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Global learning and creating a daVinci culture

What it is:  This week I am presenting at the Highway 21 conference that Adams 12 puts on each year.  This year the focus is on global learning.  I created websites for both of the sessions I’m doing.  While you won’t get the full effect of what I’m talking about, there are useful links and information on both sites. Technology Globe Trotting- this session is all about making your classroom more global.  I’ve included technology that can help to make a classroom global, as well as some technology-free things that we have done at Anastasis that have made our students more global. Searching For daVinci- in this session, we discuss what it means to be a daVinci thinker.  I pose the question: in the current school system (traditional learning), is it even possible to have another daVinci?  I set this session up as a What? So What? Now What? format where we use some design thinking to redesign our classrooms to foster more daVinci.  From my presenter page: This session will be broken down into a What, So What, Now What format. Come ready to participate! What? What is a daVinci thinker?  What characteristics did daVinci have that we want to foster in students? So What? Why is this important? Does it matter if we have daVinci thinkers? Now What? How do we change our classrooms to foster this type of approach to learning? At Anastasis we know that it is hard to have a daVinci thinker without first being: Inquirers- developing natural curiosity, independent learners, active (not passive) learning. Connectors- transdisciplinary connectors, understanding relationships between seemingly unrelated events. Communicators- comfortable in expressing ideas and information confidently and creatively. Open-minded- realizing that everyone has something to contribute and we can learn something from every person and situation we come in contact with. Risk Takers- willing to try something new that has unexpected outcomes.  Willing to fail fabulously. It is essential that we foster a classroom and school environment that allows room for and actively practices all of the above.   How can we search for daVinci within ourselves?  Is it possible to search for daVinci in our classrooms if we aren’t willing to search for daVinci within ourselves? Additional links shared: http://www.livebinders.com/play/play_or_edit?id=54645 http://iverb.weebly.com http://ourvirtues.weebly.com Tips: You can follow the conference on Twitter using the #highway21 hash tag.  You will notice that all of the sites that I created were made with Weebly.  This is a super easy website creator!  We often use it with students, too.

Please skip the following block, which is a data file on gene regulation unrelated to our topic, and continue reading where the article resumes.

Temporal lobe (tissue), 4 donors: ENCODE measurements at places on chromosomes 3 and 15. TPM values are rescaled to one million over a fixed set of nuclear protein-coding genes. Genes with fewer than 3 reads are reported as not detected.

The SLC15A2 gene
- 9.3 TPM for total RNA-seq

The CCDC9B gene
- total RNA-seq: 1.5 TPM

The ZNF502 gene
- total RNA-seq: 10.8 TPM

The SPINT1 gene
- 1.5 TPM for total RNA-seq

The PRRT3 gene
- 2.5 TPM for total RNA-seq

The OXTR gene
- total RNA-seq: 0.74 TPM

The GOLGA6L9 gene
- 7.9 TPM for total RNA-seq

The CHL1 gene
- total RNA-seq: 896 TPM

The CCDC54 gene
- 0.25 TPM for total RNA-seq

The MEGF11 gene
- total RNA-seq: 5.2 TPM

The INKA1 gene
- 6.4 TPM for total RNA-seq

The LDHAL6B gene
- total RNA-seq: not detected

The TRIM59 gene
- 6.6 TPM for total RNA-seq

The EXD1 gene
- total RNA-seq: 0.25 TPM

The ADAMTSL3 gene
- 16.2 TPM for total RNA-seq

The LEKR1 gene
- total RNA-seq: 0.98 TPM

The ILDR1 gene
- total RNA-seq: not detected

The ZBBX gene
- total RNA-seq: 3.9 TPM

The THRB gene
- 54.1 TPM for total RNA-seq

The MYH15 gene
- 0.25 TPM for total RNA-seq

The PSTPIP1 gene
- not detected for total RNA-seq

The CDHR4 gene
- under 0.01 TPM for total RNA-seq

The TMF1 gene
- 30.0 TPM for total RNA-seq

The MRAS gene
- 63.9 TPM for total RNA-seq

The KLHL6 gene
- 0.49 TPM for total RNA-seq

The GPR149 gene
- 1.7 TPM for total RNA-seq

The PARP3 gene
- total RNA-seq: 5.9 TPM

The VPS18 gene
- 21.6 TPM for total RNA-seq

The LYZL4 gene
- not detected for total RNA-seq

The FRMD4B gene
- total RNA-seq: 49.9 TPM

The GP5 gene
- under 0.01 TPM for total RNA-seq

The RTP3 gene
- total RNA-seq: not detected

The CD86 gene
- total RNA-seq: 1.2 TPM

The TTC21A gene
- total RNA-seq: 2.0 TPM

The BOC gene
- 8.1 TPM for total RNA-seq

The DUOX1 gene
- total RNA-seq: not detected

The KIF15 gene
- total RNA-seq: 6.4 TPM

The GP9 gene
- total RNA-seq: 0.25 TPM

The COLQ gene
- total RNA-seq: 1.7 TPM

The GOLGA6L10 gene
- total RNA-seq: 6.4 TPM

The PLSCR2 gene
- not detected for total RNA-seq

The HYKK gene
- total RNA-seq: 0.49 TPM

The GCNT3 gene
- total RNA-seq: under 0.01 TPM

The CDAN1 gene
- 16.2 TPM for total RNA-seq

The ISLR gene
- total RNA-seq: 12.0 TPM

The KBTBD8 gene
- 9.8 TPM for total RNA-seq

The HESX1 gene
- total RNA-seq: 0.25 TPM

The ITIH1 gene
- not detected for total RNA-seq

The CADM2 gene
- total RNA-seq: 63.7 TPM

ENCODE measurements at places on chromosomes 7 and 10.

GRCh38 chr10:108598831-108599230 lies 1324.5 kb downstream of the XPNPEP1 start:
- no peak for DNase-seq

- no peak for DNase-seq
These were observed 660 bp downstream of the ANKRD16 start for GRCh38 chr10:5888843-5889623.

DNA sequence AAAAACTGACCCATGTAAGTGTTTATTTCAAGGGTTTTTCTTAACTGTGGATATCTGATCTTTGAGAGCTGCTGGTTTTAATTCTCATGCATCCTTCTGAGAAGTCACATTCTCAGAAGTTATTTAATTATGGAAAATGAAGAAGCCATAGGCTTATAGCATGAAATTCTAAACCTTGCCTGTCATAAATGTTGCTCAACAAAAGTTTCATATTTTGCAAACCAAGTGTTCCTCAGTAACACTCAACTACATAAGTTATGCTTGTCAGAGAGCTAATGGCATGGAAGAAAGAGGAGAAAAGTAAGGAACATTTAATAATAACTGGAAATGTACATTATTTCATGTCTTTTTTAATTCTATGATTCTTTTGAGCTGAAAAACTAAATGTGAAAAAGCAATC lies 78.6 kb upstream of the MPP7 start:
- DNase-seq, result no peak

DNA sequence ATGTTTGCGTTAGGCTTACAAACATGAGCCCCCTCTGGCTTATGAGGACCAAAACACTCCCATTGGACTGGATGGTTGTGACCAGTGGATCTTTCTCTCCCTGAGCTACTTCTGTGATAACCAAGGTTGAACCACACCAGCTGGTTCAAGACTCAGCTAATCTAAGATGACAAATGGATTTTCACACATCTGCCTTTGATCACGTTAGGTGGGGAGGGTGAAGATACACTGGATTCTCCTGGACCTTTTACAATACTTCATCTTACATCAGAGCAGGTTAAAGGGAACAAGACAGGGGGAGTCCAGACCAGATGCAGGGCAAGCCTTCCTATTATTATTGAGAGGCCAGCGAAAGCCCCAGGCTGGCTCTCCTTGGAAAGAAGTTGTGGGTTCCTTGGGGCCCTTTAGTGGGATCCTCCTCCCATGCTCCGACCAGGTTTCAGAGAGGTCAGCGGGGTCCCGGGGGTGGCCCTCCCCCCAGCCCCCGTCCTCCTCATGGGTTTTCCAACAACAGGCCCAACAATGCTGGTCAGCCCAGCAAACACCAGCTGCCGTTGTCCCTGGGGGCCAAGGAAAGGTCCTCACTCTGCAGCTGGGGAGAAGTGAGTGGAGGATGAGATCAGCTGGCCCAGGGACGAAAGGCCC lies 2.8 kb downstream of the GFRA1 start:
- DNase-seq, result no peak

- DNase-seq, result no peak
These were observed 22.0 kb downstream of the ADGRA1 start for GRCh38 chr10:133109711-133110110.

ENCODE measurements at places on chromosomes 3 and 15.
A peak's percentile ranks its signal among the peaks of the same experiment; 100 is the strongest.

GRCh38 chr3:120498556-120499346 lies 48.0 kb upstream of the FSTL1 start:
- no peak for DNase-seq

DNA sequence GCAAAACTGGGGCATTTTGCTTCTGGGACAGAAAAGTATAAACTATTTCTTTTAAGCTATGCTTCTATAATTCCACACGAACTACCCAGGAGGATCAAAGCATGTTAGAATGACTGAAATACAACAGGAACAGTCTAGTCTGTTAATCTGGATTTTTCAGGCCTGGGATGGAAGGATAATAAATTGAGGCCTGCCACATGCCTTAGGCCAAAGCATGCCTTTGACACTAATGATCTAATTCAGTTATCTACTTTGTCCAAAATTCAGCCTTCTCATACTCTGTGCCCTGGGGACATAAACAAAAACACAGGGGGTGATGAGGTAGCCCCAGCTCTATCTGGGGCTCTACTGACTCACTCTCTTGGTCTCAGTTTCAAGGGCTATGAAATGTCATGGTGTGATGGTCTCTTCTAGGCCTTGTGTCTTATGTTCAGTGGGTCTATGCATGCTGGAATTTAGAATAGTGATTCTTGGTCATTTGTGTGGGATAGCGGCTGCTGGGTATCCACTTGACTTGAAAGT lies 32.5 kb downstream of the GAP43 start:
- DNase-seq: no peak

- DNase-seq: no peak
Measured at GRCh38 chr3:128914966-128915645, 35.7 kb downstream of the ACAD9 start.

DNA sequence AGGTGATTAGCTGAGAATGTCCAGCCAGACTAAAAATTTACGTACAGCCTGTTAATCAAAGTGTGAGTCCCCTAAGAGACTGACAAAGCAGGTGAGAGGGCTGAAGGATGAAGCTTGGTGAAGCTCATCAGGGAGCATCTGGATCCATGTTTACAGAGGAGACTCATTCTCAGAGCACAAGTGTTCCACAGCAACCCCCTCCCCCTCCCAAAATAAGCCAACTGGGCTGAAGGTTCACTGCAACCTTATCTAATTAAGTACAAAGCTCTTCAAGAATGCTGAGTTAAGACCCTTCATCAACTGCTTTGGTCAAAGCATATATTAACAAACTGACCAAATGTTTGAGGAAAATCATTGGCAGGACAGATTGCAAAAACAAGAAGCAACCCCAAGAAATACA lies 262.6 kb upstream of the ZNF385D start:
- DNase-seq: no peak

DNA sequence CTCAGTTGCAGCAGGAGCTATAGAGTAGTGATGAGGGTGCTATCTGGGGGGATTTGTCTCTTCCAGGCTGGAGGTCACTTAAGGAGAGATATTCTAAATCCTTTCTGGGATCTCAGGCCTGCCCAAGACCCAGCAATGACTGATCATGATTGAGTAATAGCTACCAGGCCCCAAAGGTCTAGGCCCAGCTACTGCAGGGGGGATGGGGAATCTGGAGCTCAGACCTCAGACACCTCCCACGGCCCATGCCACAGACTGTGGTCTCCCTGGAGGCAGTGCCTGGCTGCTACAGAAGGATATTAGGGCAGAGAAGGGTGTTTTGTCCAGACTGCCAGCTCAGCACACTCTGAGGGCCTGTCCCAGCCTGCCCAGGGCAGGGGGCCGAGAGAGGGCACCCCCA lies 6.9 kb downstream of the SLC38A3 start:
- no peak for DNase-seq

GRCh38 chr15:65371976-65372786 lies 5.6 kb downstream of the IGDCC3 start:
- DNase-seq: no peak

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Corkboard: Classroom Collaboration